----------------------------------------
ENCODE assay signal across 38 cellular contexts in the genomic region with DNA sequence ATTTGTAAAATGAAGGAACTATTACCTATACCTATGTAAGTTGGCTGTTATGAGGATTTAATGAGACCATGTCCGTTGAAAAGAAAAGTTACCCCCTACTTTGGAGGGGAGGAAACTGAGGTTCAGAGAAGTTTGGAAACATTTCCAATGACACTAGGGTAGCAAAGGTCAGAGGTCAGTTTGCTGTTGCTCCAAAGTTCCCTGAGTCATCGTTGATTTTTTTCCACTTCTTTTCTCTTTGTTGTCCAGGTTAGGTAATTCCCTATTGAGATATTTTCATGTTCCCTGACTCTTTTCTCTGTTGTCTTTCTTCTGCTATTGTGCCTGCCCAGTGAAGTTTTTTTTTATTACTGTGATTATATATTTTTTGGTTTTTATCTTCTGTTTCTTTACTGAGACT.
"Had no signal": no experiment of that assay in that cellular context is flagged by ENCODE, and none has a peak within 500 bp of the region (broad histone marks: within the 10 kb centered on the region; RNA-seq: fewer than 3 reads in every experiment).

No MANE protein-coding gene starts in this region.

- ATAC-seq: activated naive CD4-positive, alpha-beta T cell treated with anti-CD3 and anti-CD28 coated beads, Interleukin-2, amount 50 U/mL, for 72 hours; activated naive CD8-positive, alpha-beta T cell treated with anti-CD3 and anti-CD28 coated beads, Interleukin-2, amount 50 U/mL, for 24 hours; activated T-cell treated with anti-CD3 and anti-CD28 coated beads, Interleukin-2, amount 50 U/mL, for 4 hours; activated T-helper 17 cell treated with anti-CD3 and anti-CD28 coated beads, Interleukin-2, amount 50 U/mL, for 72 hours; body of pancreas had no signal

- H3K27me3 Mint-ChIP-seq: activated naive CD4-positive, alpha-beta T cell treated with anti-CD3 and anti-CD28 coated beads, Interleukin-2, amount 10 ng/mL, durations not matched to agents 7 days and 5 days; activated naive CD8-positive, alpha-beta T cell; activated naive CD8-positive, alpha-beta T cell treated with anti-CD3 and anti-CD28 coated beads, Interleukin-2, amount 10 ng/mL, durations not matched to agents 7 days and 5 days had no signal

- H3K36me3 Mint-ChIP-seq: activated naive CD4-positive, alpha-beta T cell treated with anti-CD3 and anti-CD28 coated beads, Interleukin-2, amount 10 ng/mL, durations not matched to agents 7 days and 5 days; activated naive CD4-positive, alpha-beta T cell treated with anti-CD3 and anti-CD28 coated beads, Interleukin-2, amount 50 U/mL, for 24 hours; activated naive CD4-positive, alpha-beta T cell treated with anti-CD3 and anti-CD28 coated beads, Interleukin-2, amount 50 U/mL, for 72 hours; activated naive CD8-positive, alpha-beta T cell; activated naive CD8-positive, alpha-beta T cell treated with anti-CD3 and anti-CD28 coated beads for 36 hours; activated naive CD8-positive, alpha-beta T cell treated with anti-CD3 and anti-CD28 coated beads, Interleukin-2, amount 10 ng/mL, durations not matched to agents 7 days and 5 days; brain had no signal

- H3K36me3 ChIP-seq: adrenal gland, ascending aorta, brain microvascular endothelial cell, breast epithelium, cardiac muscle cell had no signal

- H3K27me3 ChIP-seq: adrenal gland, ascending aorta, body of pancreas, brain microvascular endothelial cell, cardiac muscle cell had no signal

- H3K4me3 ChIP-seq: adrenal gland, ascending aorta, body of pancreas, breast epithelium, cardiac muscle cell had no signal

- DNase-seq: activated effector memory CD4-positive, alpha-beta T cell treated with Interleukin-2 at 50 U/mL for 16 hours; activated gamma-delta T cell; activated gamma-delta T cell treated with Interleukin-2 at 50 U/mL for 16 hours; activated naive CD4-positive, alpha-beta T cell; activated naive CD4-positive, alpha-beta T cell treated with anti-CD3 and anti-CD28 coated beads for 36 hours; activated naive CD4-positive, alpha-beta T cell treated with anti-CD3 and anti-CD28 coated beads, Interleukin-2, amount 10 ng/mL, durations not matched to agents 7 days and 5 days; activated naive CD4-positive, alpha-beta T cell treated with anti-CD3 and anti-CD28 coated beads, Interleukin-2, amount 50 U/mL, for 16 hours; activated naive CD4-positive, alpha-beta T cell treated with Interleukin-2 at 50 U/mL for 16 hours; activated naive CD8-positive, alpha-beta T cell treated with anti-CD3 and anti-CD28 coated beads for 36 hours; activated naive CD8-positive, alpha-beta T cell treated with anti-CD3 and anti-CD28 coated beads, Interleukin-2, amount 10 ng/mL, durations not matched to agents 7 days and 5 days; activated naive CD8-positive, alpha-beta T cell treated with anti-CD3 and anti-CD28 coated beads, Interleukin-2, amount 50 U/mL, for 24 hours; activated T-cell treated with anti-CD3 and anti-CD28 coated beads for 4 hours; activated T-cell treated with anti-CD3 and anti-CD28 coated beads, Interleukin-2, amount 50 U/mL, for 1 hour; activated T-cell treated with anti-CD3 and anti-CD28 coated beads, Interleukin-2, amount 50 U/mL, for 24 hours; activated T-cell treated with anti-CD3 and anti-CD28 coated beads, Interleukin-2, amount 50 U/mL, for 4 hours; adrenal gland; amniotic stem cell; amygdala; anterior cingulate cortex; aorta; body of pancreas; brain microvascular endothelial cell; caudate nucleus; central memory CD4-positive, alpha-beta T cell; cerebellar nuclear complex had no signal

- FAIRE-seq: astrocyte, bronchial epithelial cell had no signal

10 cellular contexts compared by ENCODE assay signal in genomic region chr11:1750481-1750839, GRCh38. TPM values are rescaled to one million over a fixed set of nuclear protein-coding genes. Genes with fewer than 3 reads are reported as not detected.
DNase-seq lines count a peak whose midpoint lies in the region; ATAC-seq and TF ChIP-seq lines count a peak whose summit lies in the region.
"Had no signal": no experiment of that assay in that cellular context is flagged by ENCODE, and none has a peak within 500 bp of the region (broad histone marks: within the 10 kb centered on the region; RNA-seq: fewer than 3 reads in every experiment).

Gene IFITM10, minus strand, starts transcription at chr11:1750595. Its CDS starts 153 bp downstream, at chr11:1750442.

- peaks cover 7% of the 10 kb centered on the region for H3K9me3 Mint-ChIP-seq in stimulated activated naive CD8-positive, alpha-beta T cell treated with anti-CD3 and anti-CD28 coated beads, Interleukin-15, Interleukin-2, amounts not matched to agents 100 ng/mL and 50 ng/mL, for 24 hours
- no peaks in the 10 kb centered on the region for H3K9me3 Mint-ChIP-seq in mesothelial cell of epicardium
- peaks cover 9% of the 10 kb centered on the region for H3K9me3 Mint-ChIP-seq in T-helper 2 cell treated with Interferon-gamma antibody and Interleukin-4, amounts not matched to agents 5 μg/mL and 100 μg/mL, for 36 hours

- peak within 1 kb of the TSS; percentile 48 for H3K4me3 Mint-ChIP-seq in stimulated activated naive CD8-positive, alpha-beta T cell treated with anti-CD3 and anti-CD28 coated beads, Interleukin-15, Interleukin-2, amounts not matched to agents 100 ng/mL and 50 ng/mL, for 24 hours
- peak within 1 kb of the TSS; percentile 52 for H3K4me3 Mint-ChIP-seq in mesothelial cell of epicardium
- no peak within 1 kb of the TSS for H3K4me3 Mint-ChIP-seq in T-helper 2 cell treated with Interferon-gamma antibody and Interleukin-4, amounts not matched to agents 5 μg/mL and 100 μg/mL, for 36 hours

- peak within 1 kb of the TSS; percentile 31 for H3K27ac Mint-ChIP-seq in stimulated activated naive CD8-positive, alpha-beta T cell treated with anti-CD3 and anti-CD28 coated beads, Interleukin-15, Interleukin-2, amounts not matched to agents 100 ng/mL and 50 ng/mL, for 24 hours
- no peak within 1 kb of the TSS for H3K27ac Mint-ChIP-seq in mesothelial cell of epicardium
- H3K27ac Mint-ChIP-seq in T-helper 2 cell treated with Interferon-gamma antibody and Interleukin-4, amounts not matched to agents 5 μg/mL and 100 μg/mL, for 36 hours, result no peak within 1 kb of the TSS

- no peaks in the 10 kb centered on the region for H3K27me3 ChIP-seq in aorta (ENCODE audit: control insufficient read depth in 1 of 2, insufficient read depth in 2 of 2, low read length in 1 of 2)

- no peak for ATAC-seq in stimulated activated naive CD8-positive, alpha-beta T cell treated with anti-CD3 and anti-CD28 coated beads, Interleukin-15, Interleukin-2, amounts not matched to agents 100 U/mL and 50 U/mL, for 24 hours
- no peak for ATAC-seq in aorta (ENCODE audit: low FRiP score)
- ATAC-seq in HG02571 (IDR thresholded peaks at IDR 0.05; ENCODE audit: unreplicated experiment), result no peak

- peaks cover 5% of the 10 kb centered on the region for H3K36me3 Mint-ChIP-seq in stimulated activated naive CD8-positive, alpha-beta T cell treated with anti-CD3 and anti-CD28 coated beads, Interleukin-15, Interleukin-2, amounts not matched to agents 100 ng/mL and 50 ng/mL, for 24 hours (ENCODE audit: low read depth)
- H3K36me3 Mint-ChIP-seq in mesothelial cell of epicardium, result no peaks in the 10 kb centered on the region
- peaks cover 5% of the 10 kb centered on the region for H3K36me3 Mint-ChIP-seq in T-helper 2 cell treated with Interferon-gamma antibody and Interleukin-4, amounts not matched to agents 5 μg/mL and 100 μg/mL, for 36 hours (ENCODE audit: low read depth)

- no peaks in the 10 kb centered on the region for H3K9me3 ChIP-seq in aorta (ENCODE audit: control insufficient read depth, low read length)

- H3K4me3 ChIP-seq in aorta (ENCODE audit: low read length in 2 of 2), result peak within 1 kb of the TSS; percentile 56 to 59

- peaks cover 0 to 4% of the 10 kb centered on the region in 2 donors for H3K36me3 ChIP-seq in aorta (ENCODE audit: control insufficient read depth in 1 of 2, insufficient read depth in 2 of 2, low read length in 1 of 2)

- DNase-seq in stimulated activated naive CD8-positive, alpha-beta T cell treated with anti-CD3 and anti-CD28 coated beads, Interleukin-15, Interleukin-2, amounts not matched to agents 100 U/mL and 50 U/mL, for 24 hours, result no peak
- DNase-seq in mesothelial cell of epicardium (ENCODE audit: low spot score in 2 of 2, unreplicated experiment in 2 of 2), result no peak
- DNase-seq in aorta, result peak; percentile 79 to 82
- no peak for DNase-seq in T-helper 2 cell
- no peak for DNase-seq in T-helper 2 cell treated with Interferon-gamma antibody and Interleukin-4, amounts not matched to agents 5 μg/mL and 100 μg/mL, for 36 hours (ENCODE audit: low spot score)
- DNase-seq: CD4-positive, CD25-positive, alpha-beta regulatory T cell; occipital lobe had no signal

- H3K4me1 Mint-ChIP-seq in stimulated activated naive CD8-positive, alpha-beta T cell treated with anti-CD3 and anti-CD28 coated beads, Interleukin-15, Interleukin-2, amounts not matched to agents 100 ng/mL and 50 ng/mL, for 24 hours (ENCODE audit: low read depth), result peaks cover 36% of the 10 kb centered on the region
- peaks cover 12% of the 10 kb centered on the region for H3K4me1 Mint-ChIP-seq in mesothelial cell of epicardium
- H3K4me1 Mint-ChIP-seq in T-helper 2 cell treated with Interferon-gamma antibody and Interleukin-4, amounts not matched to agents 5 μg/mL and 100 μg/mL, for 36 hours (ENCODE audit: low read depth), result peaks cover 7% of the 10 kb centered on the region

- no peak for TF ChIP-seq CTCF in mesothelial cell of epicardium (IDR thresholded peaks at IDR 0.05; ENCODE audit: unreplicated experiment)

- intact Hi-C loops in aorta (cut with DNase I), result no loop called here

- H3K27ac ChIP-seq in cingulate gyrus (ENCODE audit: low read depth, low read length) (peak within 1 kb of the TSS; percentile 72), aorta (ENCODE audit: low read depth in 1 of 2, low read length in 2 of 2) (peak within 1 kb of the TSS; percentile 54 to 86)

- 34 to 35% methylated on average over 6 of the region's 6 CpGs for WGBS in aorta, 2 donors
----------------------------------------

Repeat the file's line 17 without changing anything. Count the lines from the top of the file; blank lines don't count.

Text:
- no peaks in the 10 kb centered on the region for H3K9me3 Mint-ChIP-seq in mesothelial cell of epicardium